INR200 Crore snatched in the name of dummy directors. INR517 crores worth of assets attached with bank loan fraud. Three financial giants fined 3.8 million Singaporean Dollars for money laundering.
When it comes to fleecing money from the market in the name of fraudulent assets, the list of transactions is endless. Financial crimes have affected nearly every nation in the world. Dangerous Illegal activities like terrorism are financial through these fraudsters which put us all at not just financial risk but threats beyond that. If you are caught in the crossfire as a result of dealing with a persona or an organization threatening the world, you will be penalized too.
To save businesses, institutions, and companies from money laundering Anti-Money Laundering (AML) sanction lists are created. These lists can help in the identification of transactions that are associated with illegal activities. The lists contain names of countries, entities, and even individuals involved in illegal activities. When you have access to these lists, you can cross-check the information of any client, partner, or person you are dealing with. This can prevent you from getting into a transaction with a potential offender and save you from becoming a victim of a financial crime.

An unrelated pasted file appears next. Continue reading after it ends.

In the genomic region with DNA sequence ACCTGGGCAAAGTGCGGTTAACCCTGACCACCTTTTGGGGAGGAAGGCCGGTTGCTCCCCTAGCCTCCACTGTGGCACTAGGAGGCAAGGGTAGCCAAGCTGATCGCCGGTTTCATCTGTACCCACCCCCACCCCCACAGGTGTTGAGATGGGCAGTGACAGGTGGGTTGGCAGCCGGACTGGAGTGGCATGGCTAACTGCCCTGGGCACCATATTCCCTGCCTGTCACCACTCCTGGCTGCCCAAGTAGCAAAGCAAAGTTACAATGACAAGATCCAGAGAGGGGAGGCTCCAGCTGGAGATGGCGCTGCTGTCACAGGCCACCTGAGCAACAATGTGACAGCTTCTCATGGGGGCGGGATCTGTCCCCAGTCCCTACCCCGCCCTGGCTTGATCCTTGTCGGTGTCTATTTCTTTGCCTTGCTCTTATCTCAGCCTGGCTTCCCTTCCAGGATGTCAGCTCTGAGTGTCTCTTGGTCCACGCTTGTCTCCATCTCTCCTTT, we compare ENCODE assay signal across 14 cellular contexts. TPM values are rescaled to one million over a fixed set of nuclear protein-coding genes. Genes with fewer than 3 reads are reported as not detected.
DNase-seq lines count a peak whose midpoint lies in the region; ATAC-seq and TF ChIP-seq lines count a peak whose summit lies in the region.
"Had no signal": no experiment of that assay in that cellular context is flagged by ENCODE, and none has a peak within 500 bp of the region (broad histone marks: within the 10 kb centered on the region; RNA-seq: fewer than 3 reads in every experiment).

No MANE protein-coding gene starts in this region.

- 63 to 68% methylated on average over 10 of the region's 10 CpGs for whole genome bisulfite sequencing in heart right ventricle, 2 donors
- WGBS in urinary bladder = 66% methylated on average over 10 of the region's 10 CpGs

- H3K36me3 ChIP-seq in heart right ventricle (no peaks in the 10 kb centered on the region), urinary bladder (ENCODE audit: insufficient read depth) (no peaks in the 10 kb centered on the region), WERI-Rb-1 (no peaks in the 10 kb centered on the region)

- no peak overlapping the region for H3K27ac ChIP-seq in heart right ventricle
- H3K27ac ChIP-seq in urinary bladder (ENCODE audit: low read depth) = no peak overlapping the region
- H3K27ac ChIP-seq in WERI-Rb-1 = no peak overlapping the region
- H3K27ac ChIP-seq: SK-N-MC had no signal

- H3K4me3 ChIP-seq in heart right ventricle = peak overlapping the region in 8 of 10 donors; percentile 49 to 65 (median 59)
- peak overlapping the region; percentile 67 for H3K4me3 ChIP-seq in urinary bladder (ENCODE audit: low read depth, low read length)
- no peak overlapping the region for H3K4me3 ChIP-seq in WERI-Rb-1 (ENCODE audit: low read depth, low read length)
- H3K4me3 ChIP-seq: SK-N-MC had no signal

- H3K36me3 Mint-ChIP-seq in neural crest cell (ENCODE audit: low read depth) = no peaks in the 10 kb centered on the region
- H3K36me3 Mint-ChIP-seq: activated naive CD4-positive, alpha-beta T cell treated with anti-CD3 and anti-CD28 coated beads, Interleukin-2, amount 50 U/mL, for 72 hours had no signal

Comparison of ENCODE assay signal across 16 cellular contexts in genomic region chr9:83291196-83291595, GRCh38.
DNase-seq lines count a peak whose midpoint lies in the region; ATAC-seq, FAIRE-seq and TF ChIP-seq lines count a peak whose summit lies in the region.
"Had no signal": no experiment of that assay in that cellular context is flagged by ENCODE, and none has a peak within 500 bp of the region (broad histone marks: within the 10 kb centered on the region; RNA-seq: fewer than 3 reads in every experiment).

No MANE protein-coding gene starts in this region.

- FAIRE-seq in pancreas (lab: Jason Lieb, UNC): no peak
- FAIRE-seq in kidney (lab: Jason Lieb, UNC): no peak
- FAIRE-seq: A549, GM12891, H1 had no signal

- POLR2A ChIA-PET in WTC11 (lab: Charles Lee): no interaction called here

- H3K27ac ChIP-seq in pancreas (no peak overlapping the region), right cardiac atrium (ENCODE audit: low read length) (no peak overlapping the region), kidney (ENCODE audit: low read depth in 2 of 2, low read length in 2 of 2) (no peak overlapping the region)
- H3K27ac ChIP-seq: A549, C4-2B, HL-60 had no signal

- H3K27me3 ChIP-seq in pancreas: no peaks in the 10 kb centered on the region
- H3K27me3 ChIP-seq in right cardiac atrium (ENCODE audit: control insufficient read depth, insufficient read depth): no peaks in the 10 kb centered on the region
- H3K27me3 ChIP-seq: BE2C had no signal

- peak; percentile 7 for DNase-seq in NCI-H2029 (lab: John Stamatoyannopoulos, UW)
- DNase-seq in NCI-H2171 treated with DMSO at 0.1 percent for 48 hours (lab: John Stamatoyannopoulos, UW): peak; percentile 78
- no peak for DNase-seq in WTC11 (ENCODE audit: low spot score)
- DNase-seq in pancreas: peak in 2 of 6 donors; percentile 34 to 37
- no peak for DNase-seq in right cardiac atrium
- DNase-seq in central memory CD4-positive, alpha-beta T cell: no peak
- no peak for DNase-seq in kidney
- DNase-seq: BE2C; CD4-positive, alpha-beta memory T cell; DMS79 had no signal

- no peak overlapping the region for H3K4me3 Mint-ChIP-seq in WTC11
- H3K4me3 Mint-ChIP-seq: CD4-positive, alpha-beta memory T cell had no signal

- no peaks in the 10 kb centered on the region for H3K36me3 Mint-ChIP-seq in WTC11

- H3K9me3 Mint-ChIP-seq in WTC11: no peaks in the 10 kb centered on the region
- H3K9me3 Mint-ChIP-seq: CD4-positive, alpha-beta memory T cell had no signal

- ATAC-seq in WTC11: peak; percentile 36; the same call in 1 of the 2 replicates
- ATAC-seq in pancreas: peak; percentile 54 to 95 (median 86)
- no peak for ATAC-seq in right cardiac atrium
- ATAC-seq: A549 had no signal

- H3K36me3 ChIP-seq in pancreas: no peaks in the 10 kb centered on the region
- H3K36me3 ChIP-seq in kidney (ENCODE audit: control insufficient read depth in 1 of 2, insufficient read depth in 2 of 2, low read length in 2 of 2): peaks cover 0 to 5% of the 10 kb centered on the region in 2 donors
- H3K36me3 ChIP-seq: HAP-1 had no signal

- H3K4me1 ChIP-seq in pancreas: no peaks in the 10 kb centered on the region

Typically, these lists are created by government regulatory bodies like Financial Action Task Force (FATF) – US and Financial Intelligence Unit – India (FIU-IND) are some organizations that create and maintain these lists nationally. At the global level, United Nations Security Council collates the list of all names sanctioned by different countries. Besides these, many regulatory authorities like the U.S. Office of Foreign Assets Control (OFAC) and the Indian Securities Exchange Board of India also maintain a list of entities and individuals involved in money laundering.